A previous post on this blog talked about how public employees may have additional employment rights above and beyond what employees in the private sector enjoy. That post may have left many in the Twin Cities wondering what exactly those additional rights are.

For the most part, employees in Minnesota are employed at will, meaning that they can be fired, demoted, scaled back, laid off, and the like for any reason or no particular reason at all. There are, of course, a few exceptions, such as if an employee has a contract or is covered under a collective bargaining agreement. Likewise, employers may not unlawfully discriminate, and they also have to follow Minnesota’s laws, including anti-retaliation statutes.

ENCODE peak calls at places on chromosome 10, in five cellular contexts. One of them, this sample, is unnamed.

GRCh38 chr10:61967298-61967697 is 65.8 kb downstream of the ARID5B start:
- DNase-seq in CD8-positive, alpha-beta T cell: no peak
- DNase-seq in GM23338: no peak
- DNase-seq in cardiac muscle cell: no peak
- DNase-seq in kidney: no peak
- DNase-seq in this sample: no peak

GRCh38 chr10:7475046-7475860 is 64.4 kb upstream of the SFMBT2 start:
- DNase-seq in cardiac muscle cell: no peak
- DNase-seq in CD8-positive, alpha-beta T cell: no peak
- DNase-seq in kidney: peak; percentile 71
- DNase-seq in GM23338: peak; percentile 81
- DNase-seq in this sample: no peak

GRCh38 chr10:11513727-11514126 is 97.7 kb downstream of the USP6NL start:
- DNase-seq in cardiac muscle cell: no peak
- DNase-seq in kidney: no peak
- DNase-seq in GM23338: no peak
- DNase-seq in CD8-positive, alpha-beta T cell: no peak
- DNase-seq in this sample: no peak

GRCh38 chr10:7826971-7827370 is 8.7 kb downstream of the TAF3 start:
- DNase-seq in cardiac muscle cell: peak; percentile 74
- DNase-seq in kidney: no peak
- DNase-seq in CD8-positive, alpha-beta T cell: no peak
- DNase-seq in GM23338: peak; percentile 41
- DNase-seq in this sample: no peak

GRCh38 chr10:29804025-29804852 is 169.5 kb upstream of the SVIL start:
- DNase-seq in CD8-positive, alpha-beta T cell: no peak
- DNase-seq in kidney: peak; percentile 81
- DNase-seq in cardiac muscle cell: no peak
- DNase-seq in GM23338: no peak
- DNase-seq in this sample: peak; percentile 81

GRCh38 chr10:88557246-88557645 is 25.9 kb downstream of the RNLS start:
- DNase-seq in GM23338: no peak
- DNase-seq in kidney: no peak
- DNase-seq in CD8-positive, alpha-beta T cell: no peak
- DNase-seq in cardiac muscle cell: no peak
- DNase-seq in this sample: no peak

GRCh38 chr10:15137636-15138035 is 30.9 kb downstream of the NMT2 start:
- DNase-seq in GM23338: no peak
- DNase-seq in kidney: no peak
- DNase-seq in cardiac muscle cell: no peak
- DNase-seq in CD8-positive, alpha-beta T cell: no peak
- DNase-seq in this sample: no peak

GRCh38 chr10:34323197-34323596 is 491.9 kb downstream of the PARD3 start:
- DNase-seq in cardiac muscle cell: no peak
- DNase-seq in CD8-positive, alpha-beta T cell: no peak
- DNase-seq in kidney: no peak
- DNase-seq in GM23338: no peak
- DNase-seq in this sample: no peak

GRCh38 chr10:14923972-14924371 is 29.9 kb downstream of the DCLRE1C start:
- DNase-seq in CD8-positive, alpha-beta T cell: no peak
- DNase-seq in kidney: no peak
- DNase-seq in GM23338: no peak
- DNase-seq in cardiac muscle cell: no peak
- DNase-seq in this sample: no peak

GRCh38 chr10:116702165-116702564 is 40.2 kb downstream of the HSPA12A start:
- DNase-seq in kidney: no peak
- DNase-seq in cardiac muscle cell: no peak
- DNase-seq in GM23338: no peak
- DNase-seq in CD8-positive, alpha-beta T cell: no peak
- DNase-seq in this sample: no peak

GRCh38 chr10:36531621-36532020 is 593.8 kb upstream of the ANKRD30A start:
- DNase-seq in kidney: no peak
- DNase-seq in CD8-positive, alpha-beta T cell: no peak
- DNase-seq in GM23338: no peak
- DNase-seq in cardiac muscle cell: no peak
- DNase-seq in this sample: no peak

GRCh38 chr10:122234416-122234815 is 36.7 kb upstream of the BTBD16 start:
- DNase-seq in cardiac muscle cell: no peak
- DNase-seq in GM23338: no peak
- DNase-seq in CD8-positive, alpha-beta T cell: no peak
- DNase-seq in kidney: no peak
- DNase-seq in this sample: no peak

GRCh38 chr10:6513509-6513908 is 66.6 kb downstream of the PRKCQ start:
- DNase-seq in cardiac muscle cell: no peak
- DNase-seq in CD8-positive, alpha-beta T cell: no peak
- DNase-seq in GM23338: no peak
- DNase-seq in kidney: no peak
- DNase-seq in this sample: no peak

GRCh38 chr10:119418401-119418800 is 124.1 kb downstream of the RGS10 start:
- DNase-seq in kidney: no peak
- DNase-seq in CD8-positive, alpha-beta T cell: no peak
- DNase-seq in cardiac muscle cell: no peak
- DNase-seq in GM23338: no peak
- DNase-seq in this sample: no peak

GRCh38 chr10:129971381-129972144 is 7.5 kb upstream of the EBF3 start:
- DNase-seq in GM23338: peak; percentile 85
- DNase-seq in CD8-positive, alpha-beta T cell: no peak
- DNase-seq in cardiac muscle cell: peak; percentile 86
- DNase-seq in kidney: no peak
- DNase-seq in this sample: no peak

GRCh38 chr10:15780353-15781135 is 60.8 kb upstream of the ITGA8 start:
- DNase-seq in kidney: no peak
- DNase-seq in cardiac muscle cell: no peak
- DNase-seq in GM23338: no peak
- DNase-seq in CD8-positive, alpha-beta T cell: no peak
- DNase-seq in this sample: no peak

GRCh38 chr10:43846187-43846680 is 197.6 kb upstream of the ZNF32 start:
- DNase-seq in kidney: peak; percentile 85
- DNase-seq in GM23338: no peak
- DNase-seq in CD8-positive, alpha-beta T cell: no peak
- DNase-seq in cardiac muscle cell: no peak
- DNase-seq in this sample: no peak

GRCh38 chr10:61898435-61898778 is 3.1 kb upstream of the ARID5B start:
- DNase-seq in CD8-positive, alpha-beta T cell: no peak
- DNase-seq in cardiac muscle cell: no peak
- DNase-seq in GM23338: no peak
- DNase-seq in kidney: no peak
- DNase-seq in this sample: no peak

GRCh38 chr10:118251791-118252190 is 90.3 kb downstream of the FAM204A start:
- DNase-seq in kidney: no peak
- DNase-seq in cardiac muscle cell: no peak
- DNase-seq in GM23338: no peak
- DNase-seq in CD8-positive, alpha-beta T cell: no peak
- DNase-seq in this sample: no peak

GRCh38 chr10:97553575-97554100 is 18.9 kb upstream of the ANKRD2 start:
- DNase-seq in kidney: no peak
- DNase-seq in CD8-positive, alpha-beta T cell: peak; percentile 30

Under the law, however, most federal employees actually have a vested legal interest in their jobs once they have them and once any period of probation is complete. This means that, unlike in the private sector, a federal employee is going to have certain rights and protections before her agency can fire, suspend, or demote her. At a minimum, this means that the employee must have a reasonable opportunity to respond to any accusation that she violated a workplace rule before discipline gets enforced.

It is also important to remember that Minnesota, and its various local governments, have a network of special rules that apply to the firing and disciplining of public employees on the state or local level.

These rules are often complicated and can even cause controversy. A public employee who is facing discipline is well-advised to seek out professional counsel in order to be fully informed about his employee rights. An experienced attorney can also help an employee defend these rights.